September 3 2014 Latest news:
By Kathryn bradley
Thursday, June 7, 2012
A cold and damp start to the year has proven to be a blessing in disguise for Sheringham Park where rhododendrons and azaleas are continuing to bloom beyond the end of the season.
The plants got off to a late start this year because of snow and freezing temperatures in February and have been able to flower longer than normal because of the recent heavy rains.
The combination of conditions means the vibrant floral display is expected to continue until to the end of the month.
The plants usually flower en-masse between May and the middle of June.
Sheringham Park visitor services manager Malcolm Fisher said: “They are a little bit late this year because of the cold spring. People are seeing a variety of flower at the moment which you would normally expect to be over by now.
“Last year was a fantastic display but it was short lived because we had a dry spring and that affected the plants. This year we have had a lot of rain, which has helped them be out longer.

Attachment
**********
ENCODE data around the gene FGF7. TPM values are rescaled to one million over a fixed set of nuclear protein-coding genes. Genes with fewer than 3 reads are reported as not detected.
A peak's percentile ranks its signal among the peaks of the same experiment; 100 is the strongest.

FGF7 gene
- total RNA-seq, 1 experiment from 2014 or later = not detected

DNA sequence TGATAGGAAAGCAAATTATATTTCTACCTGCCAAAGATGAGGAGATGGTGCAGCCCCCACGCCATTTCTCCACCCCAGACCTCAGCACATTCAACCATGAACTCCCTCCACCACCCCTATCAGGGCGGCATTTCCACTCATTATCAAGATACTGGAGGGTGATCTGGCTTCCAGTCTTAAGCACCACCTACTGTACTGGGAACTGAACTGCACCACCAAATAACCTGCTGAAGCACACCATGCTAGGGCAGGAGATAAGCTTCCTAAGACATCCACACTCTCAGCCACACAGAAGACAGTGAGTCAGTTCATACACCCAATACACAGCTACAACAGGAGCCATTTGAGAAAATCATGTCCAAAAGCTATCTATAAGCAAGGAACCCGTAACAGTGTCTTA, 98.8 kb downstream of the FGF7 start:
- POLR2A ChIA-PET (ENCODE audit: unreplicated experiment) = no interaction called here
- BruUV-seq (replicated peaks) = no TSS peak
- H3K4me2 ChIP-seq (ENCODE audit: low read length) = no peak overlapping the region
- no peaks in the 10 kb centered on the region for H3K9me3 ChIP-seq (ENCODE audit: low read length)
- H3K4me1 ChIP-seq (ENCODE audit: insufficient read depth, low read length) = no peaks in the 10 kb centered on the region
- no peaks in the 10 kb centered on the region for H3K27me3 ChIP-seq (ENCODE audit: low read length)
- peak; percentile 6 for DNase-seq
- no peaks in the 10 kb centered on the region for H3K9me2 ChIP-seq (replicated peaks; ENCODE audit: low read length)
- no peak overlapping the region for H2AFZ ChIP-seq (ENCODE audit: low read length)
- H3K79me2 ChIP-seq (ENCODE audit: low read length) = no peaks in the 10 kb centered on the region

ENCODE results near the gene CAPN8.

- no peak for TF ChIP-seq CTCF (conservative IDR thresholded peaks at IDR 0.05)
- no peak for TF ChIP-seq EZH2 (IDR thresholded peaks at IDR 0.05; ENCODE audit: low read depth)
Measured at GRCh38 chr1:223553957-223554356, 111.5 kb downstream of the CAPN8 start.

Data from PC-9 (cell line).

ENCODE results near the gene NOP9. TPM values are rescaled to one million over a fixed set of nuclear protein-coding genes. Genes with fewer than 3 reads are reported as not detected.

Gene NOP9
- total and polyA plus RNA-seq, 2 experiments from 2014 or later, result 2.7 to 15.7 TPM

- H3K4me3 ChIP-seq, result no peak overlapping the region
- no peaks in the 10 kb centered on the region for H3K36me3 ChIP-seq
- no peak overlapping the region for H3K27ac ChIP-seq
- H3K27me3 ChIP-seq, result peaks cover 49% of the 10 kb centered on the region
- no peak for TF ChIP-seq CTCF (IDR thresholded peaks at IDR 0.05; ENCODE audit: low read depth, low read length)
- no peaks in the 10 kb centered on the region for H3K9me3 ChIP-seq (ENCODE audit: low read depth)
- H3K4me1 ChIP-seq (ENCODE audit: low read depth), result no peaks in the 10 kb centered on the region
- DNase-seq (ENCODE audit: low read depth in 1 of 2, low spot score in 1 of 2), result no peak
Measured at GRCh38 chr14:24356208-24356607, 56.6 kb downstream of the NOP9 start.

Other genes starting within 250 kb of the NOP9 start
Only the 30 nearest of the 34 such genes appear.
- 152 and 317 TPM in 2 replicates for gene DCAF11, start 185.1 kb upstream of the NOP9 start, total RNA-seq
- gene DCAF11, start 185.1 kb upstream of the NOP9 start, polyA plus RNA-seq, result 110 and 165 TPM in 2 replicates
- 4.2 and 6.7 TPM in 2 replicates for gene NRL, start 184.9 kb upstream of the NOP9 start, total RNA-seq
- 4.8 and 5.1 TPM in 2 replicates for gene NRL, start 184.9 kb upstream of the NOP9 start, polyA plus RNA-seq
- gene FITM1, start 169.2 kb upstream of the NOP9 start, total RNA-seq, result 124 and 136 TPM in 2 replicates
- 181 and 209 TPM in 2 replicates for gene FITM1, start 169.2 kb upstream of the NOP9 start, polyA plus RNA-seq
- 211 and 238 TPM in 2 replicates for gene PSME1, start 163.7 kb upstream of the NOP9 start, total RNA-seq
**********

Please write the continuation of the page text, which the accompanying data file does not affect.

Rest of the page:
“They do vary from year to year but they are always very special. Because we have got such a large variety of species there is always something to see.”
The park, which was designed by landscape designer Humphry Repton in 1812, is celebrating its 200th anniversary this year. It is home to more than 80 different varieties of rhododendrons and azaleas, including plants that have cross-pollinated to create a hybrid. They require little maintenance and different species can flower from November through to August, although the main display is in early summer.
The main species in the park is the invasive ponticum, which is kept in check by teams of volunteers vigorously cutting it back to allow more delicate plants to develop.
Events are planned throughout the year to mark the anniversary, including a Repton study day on July 7, which features a talk on Humphry Repton followed by a walk in the park.